British Society for Haematology. Listening. Learning. Leading British Society for Haematology. Listening. Learning. Leading
23 July 2018

The CRISPR/Cas9 gene editing system may cause nearly undetectable genetic damage, British researchers have warned.

The findings deal a blow to hopes that the technology could lead a medical revolution by  allowing the editing of stem cells to treat diseases such as sickle cell disease.

Reporting in Nature Biotechnology, scientists say that standard DNA tests will not detect the genetic damage.

The work at the Wellcome Trust Sanger Institute, Cambridge, UK, involved a systematic study in mouse and human cells of the effects of gene editing.

The study found extensive mutations from the technique, often at some distance from the target site. These involved DNA deletions and insertions.

This could lead to important genes being switched on and off, the researchers warn.

Researcher Professor Allan Bradley said: "This is the first systematic assessment of unexpected events resulting from CRISPR/Cas9 editing in therapeutically relevant cells, and we found that changes in the DNA have been seriously underestimated before now.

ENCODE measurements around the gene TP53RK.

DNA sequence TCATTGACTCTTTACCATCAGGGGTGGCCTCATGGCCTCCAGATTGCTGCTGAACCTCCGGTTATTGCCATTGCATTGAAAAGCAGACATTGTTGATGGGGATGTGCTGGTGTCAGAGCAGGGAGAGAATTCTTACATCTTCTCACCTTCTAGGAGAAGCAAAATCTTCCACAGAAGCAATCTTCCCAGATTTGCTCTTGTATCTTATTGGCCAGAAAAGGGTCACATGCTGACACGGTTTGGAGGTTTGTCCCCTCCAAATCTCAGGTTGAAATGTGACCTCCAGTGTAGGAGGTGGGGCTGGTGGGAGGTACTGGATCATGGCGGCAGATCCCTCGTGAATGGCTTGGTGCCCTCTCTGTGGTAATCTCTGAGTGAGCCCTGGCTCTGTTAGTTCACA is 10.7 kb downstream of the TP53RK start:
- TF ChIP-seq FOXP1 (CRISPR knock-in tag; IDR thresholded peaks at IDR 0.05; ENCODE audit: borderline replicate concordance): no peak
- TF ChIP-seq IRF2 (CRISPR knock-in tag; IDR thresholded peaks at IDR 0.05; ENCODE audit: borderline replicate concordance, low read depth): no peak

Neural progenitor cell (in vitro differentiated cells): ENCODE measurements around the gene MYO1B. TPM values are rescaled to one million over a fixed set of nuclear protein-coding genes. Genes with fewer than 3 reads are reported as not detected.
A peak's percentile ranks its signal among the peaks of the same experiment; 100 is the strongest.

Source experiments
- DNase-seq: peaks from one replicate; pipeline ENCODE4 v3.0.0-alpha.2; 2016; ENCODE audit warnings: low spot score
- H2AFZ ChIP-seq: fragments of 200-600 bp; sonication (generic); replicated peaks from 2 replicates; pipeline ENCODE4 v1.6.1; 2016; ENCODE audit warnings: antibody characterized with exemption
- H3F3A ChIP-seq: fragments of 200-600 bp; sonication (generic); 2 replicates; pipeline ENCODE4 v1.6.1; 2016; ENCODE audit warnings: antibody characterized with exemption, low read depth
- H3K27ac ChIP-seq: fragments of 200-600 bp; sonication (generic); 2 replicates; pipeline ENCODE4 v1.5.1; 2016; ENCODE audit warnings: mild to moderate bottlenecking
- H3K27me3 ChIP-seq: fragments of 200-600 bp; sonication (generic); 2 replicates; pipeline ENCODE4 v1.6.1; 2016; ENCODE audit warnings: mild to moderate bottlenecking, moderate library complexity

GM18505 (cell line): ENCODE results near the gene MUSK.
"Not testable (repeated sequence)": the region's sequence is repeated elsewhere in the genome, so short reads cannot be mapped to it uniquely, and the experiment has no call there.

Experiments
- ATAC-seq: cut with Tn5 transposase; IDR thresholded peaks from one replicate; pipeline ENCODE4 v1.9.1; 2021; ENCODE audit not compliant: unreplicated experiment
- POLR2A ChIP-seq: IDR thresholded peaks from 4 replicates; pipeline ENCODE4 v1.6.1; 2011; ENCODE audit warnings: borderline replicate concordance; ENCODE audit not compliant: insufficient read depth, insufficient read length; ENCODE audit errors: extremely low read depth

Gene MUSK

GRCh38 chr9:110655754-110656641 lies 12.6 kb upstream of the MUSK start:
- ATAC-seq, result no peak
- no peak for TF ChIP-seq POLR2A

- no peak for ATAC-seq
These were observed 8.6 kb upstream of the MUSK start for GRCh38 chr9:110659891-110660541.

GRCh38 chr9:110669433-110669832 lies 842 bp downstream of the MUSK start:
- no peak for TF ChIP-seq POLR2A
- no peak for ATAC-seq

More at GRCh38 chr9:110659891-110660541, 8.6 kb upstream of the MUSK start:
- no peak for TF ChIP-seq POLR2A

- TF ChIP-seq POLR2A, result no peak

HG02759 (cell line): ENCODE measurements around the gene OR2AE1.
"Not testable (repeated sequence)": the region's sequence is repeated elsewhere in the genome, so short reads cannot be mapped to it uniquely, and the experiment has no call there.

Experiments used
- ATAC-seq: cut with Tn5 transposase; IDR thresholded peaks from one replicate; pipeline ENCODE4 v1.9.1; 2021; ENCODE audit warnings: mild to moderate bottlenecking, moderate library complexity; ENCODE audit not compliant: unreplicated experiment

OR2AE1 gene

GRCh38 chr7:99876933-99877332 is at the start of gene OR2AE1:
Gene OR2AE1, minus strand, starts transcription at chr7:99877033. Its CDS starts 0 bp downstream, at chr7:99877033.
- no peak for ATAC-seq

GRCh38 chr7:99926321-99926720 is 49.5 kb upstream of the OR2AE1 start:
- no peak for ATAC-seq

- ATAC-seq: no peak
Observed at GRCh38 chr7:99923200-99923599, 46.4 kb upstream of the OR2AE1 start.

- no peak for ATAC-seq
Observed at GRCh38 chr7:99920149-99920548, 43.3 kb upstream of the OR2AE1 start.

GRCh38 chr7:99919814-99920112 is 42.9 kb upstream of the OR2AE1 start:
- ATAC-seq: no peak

“It is important that anyone thinking of using this technology for gene therapy proceeds with caution, and looks very carefully to check for possible harmful effects.”

Fellow researcher Michael Kosicki said: “My initial experiment used CRISPR/Cas9 as a tool to study gene activity, however it became clear that something unexpected was happening.

“Once we realised the extent of the genetic rearrangements we studied it systematically, looking at different genes and different therapeutically relevant cell lines, and showed that the CRISPR/Cas9 effects held true.”

Other scientists said the findings suggested a great deal more work would be needed before the technique can be used clinically.

An independent expert, Professor Maria Jasin, of Memorial Slone Kettering Cancer Centre, New York, said: “This study is the first to assess the repertoire of genomic damage arising at a CRISPR/Cas9 cleavage site. While it is not known if genomic sites in other cell lines will be affected in the same way, this study shows that further research and specific testing is needed before CRISPR/Cas9 is used clinically.”


Source: Kosicki, M., Tomberg, K. and Bradley, A., 2018. Repair of double-strand breaks induced by CRISPR–Cas9 leads to large deletions and complex rearrangements. Nature Biotechnology.

Link: https://www.nature.com/articles/nbt.4192

 

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